Dr. Jane Lea, MD, FRCSC, Paediatric Otolaryngologist discusses diagnosis and symptoms of the types of hearing loss.
Loading the player...Types of Hearing Loss Dr. Jane Lea, MD, FRCSC, Paediatric Otolaryngologist discusses diagnosis and symptoms of the types of hearing loss.
Featuring Dr. Jane Lea, MD, FRCSC, Otologist/Neurotologist
Duration: 2 minutes, 14 seconds
So there's three main causes of hearing loss.
The first is conductive hearing loss. Then there's also a sensorineural hearing loss. And then there's a combination of both, which is called a mixed hearing loss.
A conductive hearing loss implies that there's a problem or a roadblock getting sound to the organ of hearing. So it usually happens in the outer or the middle ear; whereas, a sensorineural hearing loss is usually a problem within the cochlea or the organ of hearing itself. A mixed hearing loss is a combination of both of those.
So, unfortunately, there isn't a surgical procedure for every type of hearing loss. We usually do hearing loss for a conductive hearing loss, which is when there's a problem getting sound to the organ of hearing.
So, typically, that's when there's a problem with the outer ear, so it could be simple things like cerumen or wax blocking it. So we can typically just remove that in a clinic.
Sometimes, there's a problem with the eardrum itself. Either there's a hole in the eardrum, and there's lots of scarring, so we can do surgery for that.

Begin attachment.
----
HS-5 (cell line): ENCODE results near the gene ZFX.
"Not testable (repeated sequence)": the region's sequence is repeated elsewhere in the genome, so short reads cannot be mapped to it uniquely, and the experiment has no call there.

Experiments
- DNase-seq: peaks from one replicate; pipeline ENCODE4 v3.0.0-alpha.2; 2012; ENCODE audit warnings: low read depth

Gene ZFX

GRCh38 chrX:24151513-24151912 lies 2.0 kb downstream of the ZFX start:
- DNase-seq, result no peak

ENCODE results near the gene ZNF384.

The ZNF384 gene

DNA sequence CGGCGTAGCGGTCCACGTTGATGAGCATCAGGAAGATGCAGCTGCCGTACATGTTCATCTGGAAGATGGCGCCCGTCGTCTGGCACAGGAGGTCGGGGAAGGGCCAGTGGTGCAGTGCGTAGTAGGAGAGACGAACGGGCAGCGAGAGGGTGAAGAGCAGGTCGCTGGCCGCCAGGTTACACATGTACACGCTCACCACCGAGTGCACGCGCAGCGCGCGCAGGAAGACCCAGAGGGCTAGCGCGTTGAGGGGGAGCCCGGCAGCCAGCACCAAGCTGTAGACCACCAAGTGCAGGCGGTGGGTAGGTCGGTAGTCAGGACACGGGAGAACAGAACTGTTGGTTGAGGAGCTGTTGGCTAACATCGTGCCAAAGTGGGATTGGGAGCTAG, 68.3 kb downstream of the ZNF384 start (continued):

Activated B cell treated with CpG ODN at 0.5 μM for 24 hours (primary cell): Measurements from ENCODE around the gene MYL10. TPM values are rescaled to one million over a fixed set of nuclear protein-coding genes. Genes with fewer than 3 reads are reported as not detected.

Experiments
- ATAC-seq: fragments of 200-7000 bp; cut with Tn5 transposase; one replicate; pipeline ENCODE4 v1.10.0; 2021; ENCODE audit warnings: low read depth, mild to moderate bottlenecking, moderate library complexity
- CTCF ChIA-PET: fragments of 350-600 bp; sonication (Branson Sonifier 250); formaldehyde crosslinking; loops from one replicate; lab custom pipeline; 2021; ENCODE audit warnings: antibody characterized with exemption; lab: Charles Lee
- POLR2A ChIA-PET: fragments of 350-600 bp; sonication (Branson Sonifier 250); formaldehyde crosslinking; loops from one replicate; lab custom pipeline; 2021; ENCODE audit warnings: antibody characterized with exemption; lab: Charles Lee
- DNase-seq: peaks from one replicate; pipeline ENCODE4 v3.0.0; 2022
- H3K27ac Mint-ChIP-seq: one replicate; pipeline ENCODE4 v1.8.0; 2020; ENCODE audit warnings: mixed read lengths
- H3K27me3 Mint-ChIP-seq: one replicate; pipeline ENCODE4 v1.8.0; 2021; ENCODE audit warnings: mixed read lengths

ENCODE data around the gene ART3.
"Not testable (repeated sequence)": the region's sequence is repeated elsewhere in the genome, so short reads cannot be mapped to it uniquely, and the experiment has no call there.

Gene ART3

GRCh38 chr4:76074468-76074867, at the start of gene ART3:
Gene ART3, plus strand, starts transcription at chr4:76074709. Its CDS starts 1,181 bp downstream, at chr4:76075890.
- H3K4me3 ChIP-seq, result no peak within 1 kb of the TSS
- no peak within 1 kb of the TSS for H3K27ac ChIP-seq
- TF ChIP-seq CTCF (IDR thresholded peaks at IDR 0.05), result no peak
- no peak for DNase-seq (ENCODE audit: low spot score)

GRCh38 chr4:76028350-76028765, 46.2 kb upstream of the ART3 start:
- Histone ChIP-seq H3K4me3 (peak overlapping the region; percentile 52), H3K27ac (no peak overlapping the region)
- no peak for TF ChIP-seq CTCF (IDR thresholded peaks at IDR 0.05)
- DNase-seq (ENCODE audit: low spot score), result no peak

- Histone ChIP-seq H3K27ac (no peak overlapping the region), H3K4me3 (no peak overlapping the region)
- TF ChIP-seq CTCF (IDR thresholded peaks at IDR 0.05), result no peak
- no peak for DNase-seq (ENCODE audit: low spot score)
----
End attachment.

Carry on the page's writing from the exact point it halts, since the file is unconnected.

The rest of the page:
And the third problem is when there's a problem with the bones of hearing that sit in the middle ear. Either they're not connected, or some of them are stiff. So, typically, surgery is geared towards that type of hearing loss, as opposed to a type of hearing loss in the organ of hearing itself, such as a sensorineural hearing loss.
Having said that, you can do surgery for people who are considered to have a severe or a profound hearing loss on both sides of their ears. Those people typically really struggle with hearing aids, and we can do something called a cochlear implant. But, for the most part, most of our surgery is done for conductive hearing loss problems.
Surgery can't help everyone that has a hearing loss. You have to have a certain type of hearing loss. And, even if you had that type of hearing loss, typically, we would recommend hearing aids as a first line of treatment because surgery comes with risks. Hearing aids are typically an option for most people with hearing loss, whether it's a conductive hearing loss or a sensorineural hearing loss.
Hearing loss is one of the most important senses we have. It allows us to interact with our environment and with other people. So, if people do have hearing loss, you know, they often are finding that they're not interacting with others. They're really isolating themselves.
And, if you do think you have a hearing loss, you should consult your local audiologist or physician.
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Local Practitioners: Otolaryngologist
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